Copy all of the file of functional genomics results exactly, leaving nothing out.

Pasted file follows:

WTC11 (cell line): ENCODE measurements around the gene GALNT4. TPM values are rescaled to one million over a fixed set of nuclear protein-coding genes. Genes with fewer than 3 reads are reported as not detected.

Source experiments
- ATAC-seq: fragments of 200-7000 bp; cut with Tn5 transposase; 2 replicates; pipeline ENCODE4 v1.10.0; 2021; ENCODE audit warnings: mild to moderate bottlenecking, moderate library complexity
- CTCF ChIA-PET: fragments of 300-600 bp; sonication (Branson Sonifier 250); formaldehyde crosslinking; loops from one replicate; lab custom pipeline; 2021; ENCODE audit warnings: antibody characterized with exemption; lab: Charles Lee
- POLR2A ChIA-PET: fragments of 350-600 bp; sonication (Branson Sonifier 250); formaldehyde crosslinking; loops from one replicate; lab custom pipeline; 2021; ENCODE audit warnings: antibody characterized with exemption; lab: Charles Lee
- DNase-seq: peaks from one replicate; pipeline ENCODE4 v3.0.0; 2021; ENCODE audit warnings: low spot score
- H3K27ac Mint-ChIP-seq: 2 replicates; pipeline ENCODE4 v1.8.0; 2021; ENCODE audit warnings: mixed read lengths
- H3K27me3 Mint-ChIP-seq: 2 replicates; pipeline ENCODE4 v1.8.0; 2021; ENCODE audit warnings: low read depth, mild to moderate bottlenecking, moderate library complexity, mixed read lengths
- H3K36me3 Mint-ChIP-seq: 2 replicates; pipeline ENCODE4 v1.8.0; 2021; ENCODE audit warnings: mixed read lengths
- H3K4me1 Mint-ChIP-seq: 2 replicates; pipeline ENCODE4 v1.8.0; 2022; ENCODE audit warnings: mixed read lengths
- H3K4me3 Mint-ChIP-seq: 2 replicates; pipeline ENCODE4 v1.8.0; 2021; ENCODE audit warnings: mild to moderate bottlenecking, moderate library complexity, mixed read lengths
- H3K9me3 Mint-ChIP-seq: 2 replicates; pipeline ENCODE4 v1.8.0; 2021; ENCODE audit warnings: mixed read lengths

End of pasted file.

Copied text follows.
WTC11 (cell line): ENCODE measurements around the gene GALNT4. TPM values are rescaled to one million over a fixed set of nuclear protein-coding genes. Genes with fewer than 3 reads are reported as not detected.

Source experiments
- ATAC-seq: fragments of 200-7000 bp; cut with Tn5 transposase; 2 replicates; pipeline ENCODE4 v1.10.0; 2021; ENCODE audit warnings: mild to moderate bottlenecking, moderate library complexity
- CTCF ChIA-PET: fragments of 300-600 bp; sonication (Branson Sonifier 250); formaldehyde crosslinking; loops from one replicate; lab custom pipeline; 2021; ENCODE audit warnings: antibody characterized with exemption; lab: Charles Lee
- POLR2A ChIA-PET: fragments of 350-600 bp; sonication (Branson Sonifier 250); formaldehyde crosslinking; loops from one replicate; lab custom pipeline; 2021; ENCODE audit warnings: antibody characterized with exemption; lab: Charles Lee
- DNase-seq: peaks from one replicate; pipeline ENCODE4 v3.0.0; 2021; ENCODE audit warnings: low spot score
- H3K27ac Mint-ChIP-seq: 2 replicates; pipeline ENCODE4 v1.8.0; 2021; ENCODE audit warnings: mixed read lengths
- H3K27me3 Mint-ChIP-seq: 2 replicates; pipeline ENCODE4 v1.8.0; 2021; ENCODE audit warnings: low read depth, mild to moderate bottlenecking, moderate library complexity, mixed read lengths
- H3K36me3 Mint-ChIP-seq: 2 replicates; pipeline ENCODE4 v1.8.0; 2021; ENCODE audit warnings: mixed read lengths
- H3K4me1 Mint-ChIP-seq: 2 replicates; pipeline ENCODE4 v1.8.0; 2022; ENCODE audit warnings: mixed read lengths
- H3K4me3 Mint-ChIP-seq: 2 replicates; pipeline ENCODE4 v1.8.0; 2021; ENCODE audit warnings: mild to moderate bottlenecking, moderate library complexity, mixed read lengths
- H3K9me3 Mint-ChIP-seq: 2 replicates; pipeline ENCODE4 v1.8.0; 2021; ENCODE audit warnings: mixed read lengths